New York Gun Laws

As a whole, New York State has moderate to strict gun laws, while New York City has adopted gun laws that are very stringent. Many of New York State’s gun laws have requirements beyond those mandated by the federal government, while the gun laws in New York City are much stricter than federal laws.

Purchasing a Firearm

In New York State it is not necessary to have a permit to purchase a long gun. However, residents of New York City must have a permit to buy or possess a long gun. When a long gun is purchased in NYC the owner is required to register the firearm with NYC police department, and city laws prevent an individual from buying more than one long gun in a 90 day period.

A permit is required for all residents of New York State in order to legally purchase a handgun. In addition to a permit to purchase a handgun, anyone who owns a handgun must have a handgun license. New York State has banned owning a handgun without a license. In order to obtain a handgun license, an individual must undergo gun safety training and a background check. There are three types of handgun licenses: target and hunting, residence or business premises permit, and unrestricted carry. Licenses issued in other areas of the state are not valid in New York City—NYC residents must obtain a license within the city in order to legally carry a handgun.

Concealed Carry

New York is a “May Issue” state for concealed carry permits. In general, it is much more difficult to obtain a concealed carry license in the counties closer to New York City. Counties in upstate New York tend to have less stringent requirements for a concealed carry license, more in line with the requirements of “Shall Issue” states. Residents of New York City will have a very difficult time obtaining a concealed carry license, as city laws care very strict requirements and the burden of proof is put on the individual to provide a very good reason for why he or she needs to carry a concealed firearm. Under state law, carrying a concealed weapon is charged as a felony. The only exception to this is if a person is carrying an unloaded weapon and is not in possession of any ammunition.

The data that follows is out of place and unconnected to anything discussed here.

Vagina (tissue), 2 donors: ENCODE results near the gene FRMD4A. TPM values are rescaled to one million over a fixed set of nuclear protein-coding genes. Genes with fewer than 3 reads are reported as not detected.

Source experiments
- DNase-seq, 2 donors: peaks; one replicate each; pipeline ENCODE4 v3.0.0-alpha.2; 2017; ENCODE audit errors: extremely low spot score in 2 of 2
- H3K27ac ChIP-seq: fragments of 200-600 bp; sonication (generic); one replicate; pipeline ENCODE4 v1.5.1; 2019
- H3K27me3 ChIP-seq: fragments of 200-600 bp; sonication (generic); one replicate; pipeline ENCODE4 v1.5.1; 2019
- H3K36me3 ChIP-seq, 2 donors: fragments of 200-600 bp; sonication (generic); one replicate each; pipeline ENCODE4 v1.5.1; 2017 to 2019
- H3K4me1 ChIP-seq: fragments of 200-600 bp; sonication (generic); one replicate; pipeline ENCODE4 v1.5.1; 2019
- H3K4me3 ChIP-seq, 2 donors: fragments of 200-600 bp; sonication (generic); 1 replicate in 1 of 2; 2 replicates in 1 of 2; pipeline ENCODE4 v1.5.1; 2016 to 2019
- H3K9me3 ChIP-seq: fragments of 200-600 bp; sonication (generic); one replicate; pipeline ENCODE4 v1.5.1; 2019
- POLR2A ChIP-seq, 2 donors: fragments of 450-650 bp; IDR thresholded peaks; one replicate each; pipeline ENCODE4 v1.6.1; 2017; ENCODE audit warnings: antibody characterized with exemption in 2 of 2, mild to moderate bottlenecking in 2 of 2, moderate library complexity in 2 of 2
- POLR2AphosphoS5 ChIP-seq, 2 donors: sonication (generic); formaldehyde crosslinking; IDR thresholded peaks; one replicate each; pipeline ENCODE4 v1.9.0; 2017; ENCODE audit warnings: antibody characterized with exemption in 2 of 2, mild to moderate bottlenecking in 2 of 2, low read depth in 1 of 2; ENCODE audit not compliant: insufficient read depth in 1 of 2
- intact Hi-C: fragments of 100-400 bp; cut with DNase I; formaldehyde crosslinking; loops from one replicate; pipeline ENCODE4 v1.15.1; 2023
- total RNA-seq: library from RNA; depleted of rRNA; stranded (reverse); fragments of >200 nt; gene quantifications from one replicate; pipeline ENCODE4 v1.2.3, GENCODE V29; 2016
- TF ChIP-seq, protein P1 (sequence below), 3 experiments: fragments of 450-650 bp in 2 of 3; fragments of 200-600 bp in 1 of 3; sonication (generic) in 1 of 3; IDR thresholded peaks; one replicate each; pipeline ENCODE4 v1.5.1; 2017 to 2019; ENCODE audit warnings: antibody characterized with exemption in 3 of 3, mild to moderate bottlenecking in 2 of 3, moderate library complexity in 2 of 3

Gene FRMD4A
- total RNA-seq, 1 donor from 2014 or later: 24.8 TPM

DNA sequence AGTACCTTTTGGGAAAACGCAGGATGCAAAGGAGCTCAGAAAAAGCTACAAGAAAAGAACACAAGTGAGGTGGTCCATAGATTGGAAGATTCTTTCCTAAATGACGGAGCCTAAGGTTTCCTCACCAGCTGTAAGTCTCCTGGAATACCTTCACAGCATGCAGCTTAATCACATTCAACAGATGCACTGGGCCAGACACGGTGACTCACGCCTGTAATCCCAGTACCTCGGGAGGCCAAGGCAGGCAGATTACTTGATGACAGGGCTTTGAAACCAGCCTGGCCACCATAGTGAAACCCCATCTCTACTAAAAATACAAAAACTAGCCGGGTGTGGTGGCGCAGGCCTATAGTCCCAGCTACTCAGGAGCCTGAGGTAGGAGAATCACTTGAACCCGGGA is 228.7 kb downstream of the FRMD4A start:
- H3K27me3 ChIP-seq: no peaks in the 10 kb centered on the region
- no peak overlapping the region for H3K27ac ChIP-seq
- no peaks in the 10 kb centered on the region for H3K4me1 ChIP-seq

Open Carry

The laws on open carry are vague in New York State. Openly carrying a handgun or long gun has been made illegal in most cities and counties and in specific circumstances. If an individual has an unrestricted carry license, Penal Law 400 mandates that the firearm be concealed. Based on the unclear open carry laws in New York, it is assumed that open carry is permitted while on one’s own property or while hunting with a permit and a license.

Transporting a Firearm

The state strictly prohibits the transportation of a loaded long gun in a motor vehicle traveling through New York. There are even stricter laws about traveling with a handgun without a valid license from New York State or New York City. Exceptions to the law for New York City include:

  • The gun has just been purchased by a licensed dealer in the city and is being transported out of the city unloaded, in a locked container without any stops.
  • The motor vehicle is driving continuously through the city without any stops, and the gun is in a locked container and unloaded.
  • Being caught with a firearm in a vehicle in New York State or NYC without a valid license may result in a felony charge.

Castle Doctrine

New York State has adopted a very weak version of the Castle Doctrine Law. While an inhabitant of a residence has no duty to retreat from an intruder, he or she will not automatically be protected from criminal charges if deadly force is used after the perceived threat of bodily harm or death. While New York is considered a Castle Doctrine state, many of the official penal codes have been misinterpreted, and the law in New York is not a true Castle Doctrine Law. New York does not have Stand Your Ground Laws, and a person has the duty to retreat when outside of a residence.